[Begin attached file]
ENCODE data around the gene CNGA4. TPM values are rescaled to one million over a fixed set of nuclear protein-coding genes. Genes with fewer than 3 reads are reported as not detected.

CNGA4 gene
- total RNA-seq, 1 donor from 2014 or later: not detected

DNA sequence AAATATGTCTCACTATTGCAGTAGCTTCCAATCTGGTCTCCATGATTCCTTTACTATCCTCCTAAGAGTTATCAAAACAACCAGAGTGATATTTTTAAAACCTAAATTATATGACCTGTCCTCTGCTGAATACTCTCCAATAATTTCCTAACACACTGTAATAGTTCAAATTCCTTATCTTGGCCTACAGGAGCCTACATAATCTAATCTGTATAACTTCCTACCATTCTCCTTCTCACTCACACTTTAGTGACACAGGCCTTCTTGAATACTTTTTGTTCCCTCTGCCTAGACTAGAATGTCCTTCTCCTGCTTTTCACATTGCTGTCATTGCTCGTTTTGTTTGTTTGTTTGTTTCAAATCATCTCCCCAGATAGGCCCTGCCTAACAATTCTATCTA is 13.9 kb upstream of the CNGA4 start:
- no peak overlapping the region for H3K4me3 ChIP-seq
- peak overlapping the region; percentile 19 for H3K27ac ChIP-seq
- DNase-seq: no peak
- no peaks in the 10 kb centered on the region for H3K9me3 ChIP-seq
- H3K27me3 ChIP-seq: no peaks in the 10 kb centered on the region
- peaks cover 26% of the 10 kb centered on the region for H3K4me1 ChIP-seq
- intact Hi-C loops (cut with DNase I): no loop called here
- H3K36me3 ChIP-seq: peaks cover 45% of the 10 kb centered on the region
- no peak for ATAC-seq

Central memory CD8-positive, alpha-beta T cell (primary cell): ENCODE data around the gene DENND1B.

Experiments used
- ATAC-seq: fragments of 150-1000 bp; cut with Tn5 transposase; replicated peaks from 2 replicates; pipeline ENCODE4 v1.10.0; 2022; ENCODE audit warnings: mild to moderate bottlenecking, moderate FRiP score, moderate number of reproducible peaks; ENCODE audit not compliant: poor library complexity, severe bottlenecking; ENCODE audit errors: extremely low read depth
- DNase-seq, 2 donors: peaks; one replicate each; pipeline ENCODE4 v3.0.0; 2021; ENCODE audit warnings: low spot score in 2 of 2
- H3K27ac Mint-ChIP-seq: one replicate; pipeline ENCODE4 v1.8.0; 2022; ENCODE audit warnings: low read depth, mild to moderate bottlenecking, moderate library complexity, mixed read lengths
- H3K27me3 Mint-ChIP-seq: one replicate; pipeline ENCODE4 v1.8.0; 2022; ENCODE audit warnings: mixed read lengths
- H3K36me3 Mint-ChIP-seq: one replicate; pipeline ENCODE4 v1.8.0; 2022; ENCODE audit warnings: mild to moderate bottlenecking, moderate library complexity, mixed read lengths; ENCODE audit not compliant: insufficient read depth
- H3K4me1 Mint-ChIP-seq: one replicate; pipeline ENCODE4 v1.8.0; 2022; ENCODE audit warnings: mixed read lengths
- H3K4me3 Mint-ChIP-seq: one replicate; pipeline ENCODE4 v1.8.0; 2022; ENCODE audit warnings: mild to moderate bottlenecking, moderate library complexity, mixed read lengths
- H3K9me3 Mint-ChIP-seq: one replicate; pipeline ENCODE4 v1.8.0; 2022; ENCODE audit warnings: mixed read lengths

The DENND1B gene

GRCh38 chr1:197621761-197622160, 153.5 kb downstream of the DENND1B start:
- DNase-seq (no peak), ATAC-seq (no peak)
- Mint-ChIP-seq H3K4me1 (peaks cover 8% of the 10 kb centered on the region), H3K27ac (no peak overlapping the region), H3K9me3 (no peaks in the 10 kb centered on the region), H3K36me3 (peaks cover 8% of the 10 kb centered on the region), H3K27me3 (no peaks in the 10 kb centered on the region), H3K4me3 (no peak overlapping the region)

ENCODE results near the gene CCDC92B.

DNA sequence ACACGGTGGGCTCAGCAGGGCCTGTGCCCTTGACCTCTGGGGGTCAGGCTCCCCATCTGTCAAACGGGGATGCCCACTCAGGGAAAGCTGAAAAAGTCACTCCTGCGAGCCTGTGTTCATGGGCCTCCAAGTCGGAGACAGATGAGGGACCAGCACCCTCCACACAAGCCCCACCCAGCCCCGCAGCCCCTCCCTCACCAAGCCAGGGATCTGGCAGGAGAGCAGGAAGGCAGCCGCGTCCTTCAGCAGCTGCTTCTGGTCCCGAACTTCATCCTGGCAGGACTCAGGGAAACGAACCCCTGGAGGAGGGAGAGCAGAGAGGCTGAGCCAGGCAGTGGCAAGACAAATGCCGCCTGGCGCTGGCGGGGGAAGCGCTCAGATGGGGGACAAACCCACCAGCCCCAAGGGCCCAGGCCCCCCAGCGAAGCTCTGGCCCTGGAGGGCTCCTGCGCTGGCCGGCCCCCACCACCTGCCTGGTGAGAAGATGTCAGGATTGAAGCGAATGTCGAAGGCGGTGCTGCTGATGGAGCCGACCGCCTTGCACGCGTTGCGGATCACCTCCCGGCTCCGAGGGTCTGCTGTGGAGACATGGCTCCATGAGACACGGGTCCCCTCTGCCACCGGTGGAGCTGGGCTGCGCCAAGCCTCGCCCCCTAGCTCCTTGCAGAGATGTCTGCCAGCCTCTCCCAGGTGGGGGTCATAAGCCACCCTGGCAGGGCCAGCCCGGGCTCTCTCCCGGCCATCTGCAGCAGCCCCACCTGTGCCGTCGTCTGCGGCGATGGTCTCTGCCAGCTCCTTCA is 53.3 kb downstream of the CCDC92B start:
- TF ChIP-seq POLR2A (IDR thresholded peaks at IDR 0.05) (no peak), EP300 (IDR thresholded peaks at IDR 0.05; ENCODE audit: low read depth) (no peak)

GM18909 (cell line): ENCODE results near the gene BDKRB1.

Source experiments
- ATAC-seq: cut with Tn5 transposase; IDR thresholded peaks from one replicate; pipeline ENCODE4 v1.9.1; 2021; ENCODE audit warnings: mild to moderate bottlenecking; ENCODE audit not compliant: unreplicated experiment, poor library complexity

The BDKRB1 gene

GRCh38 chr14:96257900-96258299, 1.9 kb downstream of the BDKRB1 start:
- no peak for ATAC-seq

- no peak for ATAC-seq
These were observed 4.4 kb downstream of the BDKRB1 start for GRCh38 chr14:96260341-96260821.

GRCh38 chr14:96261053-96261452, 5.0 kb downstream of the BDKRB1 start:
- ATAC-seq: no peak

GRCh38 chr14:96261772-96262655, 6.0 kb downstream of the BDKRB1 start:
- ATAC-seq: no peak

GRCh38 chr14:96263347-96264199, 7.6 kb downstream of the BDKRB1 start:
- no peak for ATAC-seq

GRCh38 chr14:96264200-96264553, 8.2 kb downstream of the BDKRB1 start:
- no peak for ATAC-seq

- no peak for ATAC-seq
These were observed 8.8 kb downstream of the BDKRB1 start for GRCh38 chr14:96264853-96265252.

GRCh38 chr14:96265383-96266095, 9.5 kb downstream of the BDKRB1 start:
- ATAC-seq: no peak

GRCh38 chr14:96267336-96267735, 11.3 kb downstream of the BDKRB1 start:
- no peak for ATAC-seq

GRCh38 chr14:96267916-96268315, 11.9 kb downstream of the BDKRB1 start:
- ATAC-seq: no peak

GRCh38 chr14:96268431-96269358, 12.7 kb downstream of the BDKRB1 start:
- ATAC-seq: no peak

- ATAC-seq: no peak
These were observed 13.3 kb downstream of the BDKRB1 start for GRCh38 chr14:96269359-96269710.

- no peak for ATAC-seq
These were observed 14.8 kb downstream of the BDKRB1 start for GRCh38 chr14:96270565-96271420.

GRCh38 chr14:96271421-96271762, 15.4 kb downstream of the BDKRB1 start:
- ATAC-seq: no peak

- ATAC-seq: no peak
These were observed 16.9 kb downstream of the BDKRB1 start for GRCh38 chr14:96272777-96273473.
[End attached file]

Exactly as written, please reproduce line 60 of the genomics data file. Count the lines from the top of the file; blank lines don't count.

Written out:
These were observed 14.8 kb downstream of the BDKRB1 start for GRCh38 chr14:96270565-96271420.